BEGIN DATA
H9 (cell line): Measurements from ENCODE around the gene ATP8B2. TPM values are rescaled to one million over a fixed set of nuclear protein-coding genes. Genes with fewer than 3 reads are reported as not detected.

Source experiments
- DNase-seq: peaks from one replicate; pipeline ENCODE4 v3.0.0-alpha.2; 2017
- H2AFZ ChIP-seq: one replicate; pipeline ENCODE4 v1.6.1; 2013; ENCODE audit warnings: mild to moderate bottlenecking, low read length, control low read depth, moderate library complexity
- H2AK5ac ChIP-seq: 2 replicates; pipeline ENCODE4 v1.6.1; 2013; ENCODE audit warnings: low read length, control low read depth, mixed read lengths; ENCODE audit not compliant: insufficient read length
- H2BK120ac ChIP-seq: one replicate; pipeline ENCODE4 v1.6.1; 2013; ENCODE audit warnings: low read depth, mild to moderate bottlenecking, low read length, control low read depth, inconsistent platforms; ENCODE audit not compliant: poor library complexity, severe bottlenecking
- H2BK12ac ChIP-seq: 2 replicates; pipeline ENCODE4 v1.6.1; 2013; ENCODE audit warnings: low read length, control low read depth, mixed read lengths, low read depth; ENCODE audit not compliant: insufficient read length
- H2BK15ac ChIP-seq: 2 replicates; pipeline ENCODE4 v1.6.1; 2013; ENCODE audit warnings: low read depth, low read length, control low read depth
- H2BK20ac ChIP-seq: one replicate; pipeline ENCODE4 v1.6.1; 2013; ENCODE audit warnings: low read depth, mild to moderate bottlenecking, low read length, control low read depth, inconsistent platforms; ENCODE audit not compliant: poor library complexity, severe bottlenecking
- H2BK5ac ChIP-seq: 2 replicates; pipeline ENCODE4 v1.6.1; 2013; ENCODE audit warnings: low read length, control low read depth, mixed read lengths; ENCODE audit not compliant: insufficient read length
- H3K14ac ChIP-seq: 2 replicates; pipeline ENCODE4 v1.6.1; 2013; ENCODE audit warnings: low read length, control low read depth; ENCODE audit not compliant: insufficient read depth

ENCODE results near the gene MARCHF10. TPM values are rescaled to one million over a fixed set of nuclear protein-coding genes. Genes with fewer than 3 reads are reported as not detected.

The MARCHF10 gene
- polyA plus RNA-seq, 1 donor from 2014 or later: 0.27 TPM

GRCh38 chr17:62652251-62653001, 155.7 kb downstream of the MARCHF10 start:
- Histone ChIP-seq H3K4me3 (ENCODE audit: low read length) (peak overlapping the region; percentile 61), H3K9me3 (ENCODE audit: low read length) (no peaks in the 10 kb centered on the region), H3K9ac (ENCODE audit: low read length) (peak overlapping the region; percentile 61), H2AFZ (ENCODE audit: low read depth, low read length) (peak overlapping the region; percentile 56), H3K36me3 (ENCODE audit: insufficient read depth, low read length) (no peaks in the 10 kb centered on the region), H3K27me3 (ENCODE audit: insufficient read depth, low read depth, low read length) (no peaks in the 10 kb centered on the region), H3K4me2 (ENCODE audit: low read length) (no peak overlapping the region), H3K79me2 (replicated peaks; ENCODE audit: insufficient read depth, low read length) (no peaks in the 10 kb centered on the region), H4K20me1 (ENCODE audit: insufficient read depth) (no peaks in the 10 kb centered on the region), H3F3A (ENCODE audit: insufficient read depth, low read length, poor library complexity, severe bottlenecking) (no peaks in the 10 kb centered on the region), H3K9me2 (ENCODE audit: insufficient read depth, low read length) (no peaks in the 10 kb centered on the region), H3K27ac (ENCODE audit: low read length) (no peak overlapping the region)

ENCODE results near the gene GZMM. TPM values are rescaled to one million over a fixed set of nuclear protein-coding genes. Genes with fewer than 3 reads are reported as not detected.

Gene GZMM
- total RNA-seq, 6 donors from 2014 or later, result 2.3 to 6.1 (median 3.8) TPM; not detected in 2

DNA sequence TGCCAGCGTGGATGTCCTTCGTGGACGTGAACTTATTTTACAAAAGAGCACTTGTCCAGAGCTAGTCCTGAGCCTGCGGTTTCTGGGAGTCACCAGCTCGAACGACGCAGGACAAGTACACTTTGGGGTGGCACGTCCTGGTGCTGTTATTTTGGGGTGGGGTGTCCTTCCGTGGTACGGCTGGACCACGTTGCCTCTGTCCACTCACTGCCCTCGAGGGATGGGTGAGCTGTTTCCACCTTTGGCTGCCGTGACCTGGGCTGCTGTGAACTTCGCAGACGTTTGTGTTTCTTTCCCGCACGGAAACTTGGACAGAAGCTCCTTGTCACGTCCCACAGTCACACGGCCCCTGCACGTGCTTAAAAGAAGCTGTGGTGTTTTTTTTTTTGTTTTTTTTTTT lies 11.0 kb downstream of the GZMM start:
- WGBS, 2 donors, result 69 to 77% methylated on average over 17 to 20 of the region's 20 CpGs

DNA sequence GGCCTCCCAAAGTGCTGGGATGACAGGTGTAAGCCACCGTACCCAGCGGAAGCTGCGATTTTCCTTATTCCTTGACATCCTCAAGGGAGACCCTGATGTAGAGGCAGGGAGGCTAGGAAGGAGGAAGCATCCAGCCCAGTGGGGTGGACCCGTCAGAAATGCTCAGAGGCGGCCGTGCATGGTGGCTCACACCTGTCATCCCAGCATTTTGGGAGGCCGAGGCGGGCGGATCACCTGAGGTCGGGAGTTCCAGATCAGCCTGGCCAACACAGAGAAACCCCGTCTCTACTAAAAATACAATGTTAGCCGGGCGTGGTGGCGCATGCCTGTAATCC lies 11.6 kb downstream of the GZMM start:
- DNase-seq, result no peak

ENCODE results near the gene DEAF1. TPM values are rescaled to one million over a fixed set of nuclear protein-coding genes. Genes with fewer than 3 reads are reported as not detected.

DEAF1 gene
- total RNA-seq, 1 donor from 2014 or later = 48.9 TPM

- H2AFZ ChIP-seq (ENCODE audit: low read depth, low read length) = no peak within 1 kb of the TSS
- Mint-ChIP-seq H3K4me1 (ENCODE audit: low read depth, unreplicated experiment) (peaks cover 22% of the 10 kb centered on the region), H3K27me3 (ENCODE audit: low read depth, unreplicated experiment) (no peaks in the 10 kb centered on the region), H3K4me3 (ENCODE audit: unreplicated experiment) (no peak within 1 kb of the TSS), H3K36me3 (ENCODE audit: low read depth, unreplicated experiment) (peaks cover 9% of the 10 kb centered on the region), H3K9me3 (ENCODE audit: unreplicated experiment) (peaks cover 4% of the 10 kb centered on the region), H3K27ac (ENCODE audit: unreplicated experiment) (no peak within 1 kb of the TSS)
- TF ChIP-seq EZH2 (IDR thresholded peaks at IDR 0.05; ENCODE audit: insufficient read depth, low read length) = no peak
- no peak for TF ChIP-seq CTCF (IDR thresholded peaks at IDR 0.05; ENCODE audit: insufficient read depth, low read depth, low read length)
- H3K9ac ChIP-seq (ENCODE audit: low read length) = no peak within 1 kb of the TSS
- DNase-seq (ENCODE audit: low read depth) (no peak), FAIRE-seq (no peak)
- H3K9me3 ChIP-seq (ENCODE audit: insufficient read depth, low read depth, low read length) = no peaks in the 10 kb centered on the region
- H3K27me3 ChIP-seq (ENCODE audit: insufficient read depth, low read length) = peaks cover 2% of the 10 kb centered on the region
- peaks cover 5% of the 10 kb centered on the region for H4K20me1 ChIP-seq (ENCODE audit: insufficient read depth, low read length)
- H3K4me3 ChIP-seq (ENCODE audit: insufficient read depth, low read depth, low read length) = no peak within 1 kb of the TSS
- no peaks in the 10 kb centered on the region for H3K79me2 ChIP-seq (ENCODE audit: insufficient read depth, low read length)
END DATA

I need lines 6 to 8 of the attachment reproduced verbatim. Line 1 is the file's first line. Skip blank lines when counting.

- H2BK120ac ChIP-seq: one replicate; pipeline ENCODE4 v1.6.1; 2013; ENCODE audit warnings: low read depth, mild to moderate bottlenecking, low read length, control low read depth, inconsistent platforms; ENCODE audit not compliant: poor library complexity, severe bottlenecking
- H2BK12ac ChIP-seq: 2 replicates; pipeline ENCODE4 v1.6.1; 2013; ENCODE audit warnings: low read length, control low read depth, mixed read lengths, low read depth; ENCODE audit not compliant: insufficient read length
- H2BK15ac ChIP-seq: 2 replicates; pipeline ENCODE4 v1.6.1; 2013; ENCODE audit warnings: low read depth, low read length, control low read depth